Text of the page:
(By Dave Bossert) For our younger Beacon readers, here is a real advantage of having children down the road. With children, you get INVITATIONS to attend “back to school night” twice a year at whatever school your children attend. It is a chance for the school that your child attends to pull out all the stops to show that the education machine there is alive and dwell.
Teacher will pull on their best clothes. Their classrooms will be more bounteously adorned than they have been seen for months with displays of daily work and artistic posters. Nearly everyone will be smiling, which will make it seem that we must all be in some other place other than a school room.
But the one place where there will be no guided tour will be the discipline room. That is, the room they put disruptive students so that the regular class lessons may continue without further interruption.
But, indeed, the discipline room is the OCD room, which in the parlance of the public schools of California does not mean obsessive compulsive disorder. It actually stands for “On Campus Detention,” and alternates as a discipline room with other schools that call it the “OCS” Room (On Campus Suspension.) The important thing is to put in a word that the whole operation is “on campus,” so that the supervising county board of education doesn’t deduct financial support for the student not being on campus.
The interesting thing about including the OCD or the OCS Room in the “Back to School” tour is that it would provoke some good questions about the invisibility of teaching aids in the room – that is, books and visual aids. The typical discipline room is indeed silent in educational atmosphere. There is nothing on the walls and nothing on any table or shelves, and in fact typically no tables or shelves.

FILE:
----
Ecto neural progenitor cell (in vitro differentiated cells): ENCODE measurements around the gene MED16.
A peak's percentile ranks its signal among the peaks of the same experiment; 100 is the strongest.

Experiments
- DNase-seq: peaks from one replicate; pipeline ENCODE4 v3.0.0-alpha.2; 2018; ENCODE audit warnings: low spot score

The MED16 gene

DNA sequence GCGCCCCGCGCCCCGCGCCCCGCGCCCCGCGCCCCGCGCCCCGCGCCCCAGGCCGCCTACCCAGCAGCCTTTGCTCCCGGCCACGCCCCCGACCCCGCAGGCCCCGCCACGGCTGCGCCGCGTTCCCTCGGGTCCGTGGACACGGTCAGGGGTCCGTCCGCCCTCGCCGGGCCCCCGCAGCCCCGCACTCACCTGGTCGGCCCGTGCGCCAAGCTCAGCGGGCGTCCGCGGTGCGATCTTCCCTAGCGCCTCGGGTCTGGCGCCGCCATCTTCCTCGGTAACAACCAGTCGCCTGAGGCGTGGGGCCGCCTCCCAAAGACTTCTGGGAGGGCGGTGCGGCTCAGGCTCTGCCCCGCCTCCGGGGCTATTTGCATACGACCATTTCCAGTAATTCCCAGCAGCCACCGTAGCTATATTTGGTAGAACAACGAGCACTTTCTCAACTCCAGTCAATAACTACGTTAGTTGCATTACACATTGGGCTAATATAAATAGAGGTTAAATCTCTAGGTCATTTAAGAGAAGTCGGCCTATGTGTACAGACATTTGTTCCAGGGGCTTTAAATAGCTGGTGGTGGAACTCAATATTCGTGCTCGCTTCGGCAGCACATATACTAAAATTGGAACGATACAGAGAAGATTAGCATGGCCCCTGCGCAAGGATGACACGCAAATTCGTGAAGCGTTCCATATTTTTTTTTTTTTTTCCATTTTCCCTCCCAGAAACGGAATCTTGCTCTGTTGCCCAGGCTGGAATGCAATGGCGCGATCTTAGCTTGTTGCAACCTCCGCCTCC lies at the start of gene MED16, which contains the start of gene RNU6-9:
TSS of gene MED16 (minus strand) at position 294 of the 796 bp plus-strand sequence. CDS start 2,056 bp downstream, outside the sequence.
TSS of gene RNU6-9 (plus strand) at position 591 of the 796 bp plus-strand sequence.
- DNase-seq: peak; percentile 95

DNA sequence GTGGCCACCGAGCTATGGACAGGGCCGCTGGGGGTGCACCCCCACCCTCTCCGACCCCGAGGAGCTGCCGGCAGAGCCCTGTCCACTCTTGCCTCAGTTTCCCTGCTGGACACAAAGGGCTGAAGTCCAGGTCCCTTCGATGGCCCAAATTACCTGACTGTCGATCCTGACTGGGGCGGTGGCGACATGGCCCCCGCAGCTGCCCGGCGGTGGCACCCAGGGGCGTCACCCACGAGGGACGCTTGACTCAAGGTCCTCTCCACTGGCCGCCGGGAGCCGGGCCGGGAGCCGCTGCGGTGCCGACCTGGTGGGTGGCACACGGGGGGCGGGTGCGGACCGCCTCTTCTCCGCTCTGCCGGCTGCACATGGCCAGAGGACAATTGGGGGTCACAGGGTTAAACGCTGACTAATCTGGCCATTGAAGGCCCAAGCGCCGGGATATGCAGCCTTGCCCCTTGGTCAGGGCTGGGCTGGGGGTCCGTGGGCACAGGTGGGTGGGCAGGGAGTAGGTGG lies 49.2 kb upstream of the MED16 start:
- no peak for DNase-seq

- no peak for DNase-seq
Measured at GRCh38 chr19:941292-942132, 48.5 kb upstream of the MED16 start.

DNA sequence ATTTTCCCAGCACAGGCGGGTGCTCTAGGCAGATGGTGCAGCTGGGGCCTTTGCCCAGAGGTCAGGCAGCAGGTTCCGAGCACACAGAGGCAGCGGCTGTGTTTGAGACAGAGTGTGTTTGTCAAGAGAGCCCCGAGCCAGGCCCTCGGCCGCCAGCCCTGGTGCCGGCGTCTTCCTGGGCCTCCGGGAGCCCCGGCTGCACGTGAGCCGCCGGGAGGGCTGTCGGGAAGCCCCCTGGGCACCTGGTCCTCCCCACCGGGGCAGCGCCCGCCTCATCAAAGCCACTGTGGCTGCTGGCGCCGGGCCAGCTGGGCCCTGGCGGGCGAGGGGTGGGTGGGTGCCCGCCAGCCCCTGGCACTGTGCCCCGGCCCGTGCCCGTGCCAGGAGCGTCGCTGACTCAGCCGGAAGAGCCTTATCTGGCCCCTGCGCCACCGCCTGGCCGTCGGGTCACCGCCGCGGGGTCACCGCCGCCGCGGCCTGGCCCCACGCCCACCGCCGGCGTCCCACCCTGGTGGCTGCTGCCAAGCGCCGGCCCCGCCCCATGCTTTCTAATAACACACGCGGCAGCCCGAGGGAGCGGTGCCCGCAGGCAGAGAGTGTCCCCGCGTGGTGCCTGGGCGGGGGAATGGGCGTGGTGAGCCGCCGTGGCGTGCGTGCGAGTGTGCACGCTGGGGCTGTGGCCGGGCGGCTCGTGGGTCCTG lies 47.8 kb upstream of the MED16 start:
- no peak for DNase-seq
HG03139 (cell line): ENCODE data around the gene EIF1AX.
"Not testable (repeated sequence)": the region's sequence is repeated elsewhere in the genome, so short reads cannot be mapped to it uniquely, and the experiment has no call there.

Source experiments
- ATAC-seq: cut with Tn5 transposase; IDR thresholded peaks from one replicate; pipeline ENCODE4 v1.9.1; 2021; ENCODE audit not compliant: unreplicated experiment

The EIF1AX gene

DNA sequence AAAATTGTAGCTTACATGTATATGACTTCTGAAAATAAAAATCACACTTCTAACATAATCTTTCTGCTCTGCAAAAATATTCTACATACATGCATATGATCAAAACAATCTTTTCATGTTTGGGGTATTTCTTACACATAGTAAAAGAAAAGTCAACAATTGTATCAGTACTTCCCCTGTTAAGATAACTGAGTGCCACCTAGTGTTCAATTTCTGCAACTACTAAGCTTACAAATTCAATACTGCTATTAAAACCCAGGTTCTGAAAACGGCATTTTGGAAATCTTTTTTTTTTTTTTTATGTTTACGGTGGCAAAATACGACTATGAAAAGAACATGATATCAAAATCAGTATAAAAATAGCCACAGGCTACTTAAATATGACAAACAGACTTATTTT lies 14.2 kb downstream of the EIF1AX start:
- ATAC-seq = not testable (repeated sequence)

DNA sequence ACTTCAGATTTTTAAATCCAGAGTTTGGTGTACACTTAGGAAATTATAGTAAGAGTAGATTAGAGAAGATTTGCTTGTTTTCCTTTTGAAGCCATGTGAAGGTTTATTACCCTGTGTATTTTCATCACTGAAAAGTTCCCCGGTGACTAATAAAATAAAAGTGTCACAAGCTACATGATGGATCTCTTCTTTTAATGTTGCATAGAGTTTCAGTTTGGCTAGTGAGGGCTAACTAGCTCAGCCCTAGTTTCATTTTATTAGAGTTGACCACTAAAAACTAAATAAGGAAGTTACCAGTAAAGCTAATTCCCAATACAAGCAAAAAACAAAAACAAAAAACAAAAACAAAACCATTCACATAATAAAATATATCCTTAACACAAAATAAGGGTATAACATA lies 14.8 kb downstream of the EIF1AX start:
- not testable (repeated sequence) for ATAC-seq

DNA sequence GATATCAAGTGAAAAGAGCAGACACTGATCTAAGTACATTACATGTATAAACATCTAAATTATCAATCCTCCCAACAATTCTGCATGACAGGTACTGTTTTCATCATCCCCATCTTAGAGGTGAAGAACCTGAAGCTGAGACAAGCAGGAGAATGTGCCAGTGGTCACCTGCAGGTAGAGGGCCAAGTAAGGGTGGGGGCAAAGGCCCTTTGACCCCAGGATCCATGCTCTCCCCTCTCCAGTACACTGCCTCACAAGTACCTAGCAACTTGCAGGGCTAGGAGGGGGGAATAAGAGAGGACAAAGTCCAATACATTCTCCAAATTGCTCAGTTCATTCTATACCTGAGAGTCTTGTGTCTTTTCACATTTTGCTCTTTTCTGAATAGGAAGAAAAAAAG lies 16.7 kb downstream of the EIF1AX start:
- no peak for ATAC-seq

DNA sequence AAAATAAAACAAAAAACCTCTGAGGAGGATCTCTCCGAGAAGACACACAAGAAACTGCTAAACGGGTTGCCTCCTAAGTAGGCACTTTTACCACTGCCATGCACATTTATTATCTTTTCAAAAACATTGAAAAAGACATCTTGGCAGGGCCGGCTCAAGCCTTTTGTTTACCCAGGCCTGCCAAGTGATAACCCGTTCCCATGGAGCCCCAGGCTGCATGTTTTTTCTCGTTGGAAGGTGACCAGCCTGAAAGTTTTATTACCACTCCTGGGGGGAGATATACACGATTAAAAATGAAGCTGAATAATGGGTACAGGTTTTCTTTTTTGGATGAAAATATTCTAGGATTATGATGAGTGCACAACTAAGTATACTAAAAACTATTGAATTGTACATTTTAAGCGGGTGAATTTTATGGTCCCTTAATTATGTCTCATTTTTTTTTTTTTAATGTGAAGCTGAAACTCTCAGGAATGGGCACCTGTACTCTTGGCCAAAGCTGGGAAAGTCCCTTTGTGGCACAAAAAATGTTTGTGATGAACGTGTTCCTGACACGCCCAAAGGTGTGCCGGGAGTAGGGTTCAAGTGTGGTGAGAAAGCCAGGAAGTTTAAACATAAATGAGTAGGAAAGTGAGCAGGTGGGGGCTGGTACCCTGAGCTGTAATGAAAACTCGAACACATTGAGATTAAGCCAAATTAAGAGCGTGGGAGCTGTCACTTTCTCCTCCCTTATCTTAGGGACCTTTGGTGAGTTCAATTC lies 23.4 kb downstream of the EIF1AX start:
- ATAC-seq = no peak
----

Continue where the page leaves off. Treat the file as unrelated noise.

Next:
I thought I’d write about this because since there is no public exposure of the discipline rooms in school, least of all on Back to School nights, and there is no accountability for working them into some kind of usefulness.
So sure, the students who are sent to discipline need more work than the honor students that the machinery of the schools uses as their clockwork instruments. The honor students are top scholars because they are self-starters. If these top students were to grow into a total self-educating regimen with the adults in their days becoming supportive coaches rather than dictating teachers, their skills would undoubtedly further blossom as do school athletes under their supportive coaches – and we would certainly harvest in this way more precocious young scholars in the spirit of the child-genius John Stuart Mill and an Isaac Newton.
Read more here: A Sharp View: Classical music for the discipline room students